The second part begins with the first theme, now played forte and played by the whole orchestra. The section is a variant of the first.

"The whole movement looks like an enchanting pastoral idyll, and its almost chamber music atmosphere is only interrupted once for a few bars by an orchestral ritual."

Third movement: Allegro con spirito

B flat major, 2/4 time, 357 bars

Main theme of the Allegro con spirito, bars 35 to 43, violin

The movement is initially reminiscent of an opera scene: the whole orchestra begins suddenly forte and in unison with a stormy passage (suggesting the following main theme). The first violin "answers" as an adagio recitative , which, with its string accompaniment, is designed like a "recitativo accompagnato" (elaborated, orchestral recitative of the opera). The orchestra begins again forte, but is interrupted by a second recitative after five bars. Only now does the main theme of the sentence begin. It is first introduced by the first violin with string accompaniment, then repeated by the Tutti forte. The memorable theme is structured in eight bars and periodically . This is followed by a change of solo instrument group and tutti (bars 51 ff.). A tutti passage based on the main theme ends the first section (“orchestral exposition”) in the tonic in B flat major.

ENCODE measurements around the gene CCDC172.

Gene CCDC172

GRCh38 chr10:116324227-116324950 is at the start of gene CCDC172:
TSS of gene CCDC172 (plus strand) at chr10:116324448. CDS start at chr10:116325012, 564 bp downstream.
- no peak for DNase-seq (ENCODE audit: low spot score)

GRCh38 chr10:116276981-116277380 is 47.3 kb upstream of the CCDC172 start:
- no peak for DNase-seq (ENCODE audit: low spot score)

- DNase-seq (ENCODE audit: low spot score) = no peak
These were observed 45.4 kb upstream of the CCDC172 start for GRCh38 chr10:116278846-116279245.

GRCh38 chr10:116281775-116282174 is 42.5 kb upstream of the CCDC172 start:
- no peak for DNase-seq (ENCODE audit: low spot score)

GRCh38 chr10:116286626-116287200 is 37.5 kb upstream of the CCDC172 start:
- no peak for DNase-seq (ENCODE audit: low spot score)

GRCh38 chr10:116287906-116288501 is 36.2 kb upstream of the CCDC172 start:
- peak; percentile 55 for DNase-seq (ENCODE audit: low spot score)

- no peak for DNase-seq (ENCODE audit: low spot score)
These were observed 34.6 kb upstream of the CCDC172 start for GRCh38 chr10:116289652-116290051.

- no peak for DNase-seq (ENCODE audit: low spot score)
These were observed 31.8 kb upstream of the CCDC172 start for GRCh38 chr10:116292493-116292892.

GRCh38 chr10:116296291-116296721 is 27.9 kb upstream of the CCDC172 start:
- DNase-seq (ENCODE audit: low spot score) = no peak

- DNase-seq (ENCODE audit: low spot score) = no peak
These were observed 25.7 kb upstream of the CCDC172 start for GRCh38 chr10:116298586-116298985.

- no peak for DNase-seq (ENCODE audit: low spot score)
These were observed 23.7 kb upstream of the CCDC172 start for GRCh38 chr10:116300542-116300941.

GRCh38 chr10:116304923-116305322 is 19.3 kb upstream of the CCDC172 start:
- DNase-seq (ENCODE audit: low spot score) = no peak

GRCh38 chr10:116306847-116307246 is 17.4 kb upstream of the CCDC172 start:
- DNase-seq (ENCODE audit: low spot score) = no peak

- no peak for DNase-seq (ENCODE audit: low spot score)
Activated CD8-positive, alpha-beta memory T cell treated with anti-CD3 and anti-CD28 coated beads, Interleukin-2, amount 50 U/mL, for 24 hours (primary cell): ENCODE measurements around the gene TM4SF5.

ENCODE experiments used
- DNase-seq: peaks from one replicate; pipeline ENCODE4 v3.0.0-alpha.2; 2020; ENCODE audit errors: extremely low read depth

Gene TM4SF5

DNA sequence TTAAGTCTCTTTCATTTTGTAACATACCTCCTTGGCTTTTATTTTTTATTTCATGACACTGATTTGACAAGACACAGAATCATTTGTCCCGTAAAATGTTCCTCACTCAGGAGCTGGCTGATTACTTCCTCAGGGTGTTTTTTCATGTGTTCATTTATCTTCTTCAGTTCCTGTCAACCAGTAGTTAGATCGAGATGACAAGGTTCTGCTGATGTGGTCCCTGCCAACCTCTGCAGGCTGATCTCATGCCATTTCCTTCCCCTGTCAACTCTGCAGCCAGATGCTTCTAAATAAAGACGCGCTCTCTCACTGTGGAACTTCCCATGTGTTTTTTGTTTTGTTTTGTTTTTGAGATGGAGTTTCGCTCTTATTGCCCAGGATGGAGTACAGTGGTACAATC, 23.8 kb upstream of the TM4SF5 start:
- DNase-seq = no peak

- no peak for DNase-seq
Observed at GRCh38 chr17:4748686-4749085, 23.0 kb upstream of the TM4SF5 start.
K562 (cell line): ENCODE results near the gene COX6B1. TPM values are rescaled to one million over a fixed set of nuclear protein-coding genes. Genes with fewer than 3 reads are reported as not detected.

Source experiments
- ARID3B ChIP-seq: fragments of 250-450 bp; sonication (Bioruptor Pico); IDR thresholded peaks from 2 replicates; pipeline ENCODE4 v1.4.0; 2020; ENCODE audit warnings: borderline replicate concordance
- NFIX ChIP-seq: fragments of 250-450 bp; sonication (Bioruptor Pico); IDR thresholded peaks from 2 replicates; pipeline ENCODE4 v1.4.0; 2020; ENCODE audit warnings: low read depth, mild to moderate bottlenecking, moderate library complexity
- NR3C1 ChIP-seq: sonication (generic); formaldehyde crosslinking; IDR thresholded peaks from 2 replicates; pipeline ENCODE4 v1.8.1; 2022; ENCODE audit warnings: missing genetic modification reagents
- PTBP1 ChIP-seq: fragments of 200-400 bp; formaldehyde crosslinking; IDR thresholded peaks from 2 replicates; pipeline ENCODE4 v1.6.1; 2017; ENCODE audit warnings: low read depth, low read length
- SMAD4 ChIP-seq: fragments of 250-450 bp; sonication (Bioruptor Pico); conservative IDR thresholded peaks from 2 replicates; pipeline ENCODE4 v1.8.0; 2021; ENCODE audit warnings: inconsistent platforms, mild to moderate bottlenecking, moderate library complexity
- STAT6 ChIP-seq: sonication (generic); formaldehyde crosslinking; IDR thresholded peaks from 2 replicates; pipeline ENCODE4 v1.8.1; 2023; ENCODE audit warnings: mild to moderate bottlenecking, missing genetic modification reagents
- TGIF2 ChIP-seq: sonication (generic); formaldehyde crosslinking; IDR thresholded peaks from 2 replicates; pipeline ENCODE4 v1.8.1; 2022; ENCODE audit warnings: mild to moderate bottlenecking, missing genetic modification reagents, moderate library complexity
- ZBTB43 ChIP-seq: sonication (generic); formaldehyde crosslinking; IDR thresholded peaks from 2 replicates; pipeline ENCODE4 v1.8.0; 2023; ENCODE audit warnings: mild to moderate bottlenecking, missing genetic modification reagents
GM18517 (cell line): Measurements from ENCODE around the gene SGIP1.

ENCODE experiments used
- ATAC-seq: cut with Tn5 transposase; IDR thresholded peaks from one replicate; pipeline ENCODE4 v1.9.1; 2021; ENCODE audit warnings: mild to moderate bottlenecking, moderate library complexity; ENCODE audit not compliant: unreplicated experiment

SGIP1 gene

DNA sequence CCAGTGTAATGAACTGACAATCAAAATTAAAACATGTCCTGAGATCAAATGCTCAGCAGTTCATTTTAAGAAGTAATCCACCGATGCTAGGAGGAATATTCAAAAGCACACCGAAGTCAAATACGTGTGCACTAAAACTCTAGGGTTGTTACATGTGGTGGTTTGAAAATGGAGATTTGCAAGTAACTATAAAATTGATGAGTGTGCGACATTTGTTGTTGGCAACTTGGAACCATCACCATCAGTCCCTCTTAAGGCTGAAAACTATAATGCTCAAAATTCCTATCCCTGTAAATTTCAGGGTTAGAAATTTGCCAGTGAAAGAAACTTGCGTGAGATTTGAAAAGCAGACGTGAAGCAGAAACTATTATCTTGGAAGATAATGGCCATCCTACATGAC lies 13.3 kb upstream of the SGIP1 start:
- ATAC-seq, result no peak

In the second section (bars 73–180, “solo instrument exposition”) the solo instrument group, accompanied only by the strings, dominates. Oboe, bassoon, violin and cello usually receive extensive, virtuoso-brilliant solo passages individually and one after the other, in which the headline of the theme can be heard from time to time. The tutti in the forte (bars 171 ff.) Ends the second section in the dominant F major like a final group.

The third section (bars 181–240, “development” or middle section) begins in a minor key and with a staggered entry of the theme head. After a cadenza for the solo violin, the solo instrument group and tutti play in dialogue-like alternation. A tremolo passage ending in A major leads to the use of the theme in the cello in B major (bar 208), the final turn of which then becomes a virtuoso run.

The fourth section (bar 241 ff., “Recapitulation”) is initially designed according to the beginning of the movement from the appearance of the main theme. Instead of the final group-like theme appearance in the tutti analogous to measure 66, however, another “recitativo accompagnato” begins. The coda-like, extended final group section delays the end of the movement with crescendo and tremolo passages (beginning in the harmonically unexpected G major, bar 317) and other short solo interludes.